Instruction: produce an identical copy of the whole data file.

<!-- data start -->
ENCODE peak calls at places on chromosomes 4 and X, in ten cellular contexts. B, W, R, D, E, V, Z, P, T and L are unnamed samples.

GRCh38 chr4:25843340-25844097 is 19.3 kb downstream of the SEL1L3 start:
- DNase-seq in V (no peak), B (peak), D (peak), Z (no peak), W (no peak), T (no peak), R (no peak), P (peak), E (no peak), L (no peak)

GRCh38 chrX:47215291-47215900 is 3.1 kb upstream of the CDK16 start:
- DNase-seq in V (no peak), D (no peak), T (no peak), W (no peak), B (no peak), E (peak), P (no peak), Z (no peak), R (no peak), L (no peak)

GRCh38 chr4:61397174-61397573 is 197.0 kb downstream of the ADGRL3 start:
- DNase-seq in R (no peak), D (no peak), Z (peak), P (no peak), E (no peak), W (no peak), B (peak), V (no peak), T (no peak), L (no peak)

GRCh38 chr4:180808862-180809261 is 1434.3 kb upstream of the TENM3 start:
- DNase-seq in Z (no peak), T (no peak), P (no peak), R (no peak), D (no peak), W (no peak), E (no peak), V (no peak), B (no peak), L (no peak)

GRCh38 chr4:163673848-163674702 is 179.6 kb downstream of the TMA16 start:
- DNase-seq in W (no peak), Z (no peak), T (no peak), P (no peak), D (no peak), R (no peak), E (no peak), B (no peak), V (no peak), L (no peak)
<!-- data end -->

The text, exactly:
ENCODE peak calls at places on chromosomes 4 and X, in ten cellular contexts. B, W, R, D, E, V, Z, P, T and L are unnamed samples.

GRCh38 chr4:25843340-25844097 is 19.3 kb downstream of the SEL1L3 start:
- DNase-seq in V (no peak), B (peak), D (peak), Z (no peak), W (no peak), T (no peak), R (no peak), P (peak), E (no peak), L (no peak)

GRCh38 chrX:47215291-47215900 is 3.1 kb upstream of the CDK16 start:
- DNase-seq in V (no peak), D (no peak), T (no peak), W (no peak), B (no peak), E (peak), P (no peak), Z (no peak), R (no peak), L (no peak)

GRCh38 chr4:61397174-61397573 is 197.0 kb downstream of the ADGRL3 start:
- DNase-seq in R (no peak), D (no peak), Z (peak), P (no peak), E (no peak), W (no peak), B (peak), V (no peak), T (no peak), L (no peak)

GRCh38 chr4:180808862-180809261 is 1434.3 kb upstream of the TENM3 start:
- DNase-seq in Z (no peak), T (no peak), P (no peak), R (no peak), D (no peak), W (no peak), E (no peak), V (no peak), B (no peak), L (no peak)

GRCh38 chr4:163673848-163674702 is 179.6 kb downstream of the TMA16 start:
- DNase-seq in W (no peak), Z (no peak), T (no peak), P (no peak), D (no peak), R (no peak), E (no peak), B (no peak), V (no peak), L (no peak)